Keyword: Student Loan Interest Deduction
This is archived information that pertains only to the 2003 Tax Year. If you
are looking for information for the current tax year, go to the Tax Prep Help Area.
3.2 Itemized Deductions/Standard Deductions: Education & Work-Related Expenses
Can I take a deduction for the interest I paid on my student loan?
Starting in 1998, taxpayers who have taken out qualified loans to pay certain
costs of attending an eligible educational institution for themselves, their
spouse, or their dependent are allowed to take a deduction from gross income
for the interest they paid on these student loans. Prior to 2002, deduction
of student loan interest was limited to the first 60 months of required interest
payments, and, was subject to income limitations. Beginning in 2002, interest
paid over any period of time on a qualified education loan is deductible.
There are also income limits. For more information, refer to Publication 970, Tax
Benefits for Higher Education; and Tax Topic 456, Student Loan
What are the limits for deducting interest paid on a student loan?
The maximum deductible interest on a qualified student loan is $2,500 per
return. If you are a taxpayer whose return status is married filing jointly,
you are allowed to deduct the full $2,500 only when your Modified Adjusted
Gross Income (MAGI) is $100,000 or less. If your MAGI is between $100,000
and $130,000, the amount of your student loan interest deduction is gradually
reduced. The instructions for Form 1040 (PDF) show
you how to compute the deduction. If your MAGI is $130,000 or more, you are
not able to take any deduction.
For those whose filing status is single, head of household, or qualifying
widow(er), the full $2,500 deduction is allowed for MAGI levels equal to or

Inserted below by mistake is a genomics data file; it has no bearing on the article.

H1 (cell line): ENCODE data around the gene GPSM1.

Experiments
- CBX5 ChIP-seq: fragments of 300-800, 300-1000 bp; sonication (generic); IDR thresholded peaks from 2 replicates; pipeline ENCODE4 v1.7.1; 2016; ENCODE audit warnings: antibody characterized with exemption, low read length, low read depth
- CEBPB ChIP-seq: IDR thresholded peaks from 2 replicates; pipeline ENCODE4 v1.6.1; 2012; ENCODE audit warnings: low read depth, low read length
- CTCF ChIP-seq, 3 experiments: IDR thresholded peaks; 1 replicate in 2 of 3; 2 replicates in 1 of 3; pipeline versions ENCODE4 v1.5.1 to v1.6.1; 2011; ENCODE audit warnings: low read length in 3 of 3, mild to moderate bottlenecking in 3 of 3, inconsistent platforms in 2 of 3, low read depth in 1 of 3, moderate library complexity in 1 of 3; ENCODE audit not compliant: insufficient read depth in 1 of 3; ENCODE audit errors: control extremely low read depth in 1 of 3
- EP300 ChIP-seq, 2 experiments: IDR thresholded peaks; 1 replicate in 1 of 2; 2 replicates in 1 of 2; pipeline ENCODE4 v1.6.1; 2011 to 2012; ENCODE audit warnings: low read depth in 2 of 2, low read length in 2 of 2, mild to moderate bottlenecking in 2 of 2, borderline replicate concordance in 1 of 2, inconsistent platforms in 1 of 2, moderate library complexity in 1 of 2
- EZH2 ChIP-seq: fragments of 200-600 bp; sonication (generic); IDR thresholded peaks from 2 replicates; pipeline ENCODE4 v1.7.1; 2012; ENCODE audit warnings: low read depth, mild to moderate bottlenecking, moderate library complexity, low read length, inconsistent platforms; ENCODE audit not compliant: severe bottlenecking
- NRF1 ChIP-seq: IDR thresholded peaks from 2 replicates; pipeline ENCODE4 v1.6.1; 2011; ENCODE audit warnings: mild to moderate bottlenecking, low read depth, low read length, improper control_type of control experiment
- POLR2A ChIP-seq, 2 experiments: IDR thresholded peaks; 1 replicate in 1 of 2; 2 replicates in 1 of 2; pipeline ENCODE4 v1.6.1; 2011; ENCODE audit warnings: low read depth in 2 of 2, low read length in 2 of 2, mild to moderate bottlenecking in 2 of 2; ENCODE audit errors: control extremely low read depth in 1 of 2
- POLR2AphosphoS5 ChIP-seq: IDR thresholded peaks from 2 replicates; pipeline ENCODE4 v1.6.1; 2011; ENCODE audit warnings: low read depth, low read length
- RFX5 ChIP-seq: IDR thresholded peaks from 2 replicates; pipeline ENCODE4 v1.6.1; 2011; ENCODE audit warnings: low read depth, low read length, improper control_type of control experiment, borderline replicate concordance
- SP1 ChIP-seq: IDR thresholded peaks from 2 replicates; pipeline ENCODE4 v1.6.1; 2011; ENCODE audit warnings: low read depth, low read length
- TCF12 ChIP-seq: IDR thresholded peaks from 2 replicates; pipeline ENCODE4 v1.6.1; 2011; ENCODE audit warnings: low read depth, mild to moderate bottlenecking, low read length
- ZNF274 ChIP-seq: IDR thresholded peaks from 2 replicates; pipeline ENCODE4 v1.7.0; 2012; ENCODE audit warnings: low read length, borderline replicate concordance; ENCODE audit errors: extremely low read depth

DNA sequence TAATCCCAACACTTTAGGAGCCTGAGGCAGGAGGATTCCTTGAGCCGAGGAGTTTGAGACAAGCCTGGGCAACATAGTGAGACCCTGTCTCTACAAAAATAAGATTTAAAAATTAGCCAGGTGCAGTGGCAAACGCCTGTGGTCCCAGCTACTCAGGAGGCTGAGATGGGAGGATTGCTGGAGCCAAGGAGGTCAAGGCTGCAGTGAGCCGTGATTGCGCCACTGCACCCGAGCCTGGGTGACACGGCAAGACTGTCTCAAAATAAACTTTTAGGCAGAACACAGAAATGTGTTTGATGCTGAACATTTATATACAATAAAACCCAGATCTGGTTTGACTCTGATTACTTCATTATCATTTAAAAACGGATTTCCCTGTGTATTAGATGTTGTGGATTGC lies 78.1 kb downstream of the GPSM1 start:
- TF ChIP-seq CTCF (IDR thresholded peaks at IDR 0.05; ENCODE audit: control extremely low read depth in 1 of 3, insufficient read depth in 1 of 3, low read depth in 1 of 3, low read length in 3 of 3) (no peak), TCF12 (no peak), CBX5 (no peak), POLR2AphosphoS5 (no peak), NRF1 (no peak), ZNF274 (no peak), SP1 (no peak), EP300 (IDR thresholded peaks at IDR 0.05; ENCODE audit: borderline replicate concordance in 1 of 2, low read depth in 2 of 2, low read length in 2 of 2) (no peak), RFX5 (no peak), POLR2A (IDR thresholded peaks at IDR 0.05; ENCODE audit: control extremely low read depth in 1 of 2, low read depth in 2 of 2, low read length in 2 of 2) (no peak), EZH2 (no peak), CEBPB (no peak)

below $50,000. For MAGI between $50,000 and $65,000, the deduction amount
is phased out, and computation instructions are provided in the
Instructions for Form 1040. If your MAGI amount is, $65,000 or more,
there is no deduction.
There is no deduction if you file as married filing separately, if you
are claimed as a dependent, or if the loan is from a related party or a qualified
employer plan. For more information, refer to Publication 970, Tax
Benefits for Higher Education ; Tax Topic 505, Interest Expense ;
and Tax Topic 513, Educational Expenses .
Is the $2,500 maximum deduction for student loan interest per PERSON,
or per RETURN? I am married filing jointly, and have paid over $3,000 of qualified
interest payments for my husband and I. Are we allowed to deduct $5,000 ($2,500/person)
or only $2,500 total on our return?
The deduction is limited to $2,500 per return for tax year 2001 and beyond.
If you file as "married filing separately," there is no deduction. For more
information, refer to Publication 970, Tax Benefits for Higher Education;
and Tax Topic 505, Interest Expense.
If I file married filing separately can I claim the student loan
No, you cannot claim the deduction in any tax year in which your filing
status is "married filing a separate return." For more information, refer
to Publication 970, Tax Benefits for Higher Education, Tax Topic 505, Interest Expense; and Tax Topic 513, Educational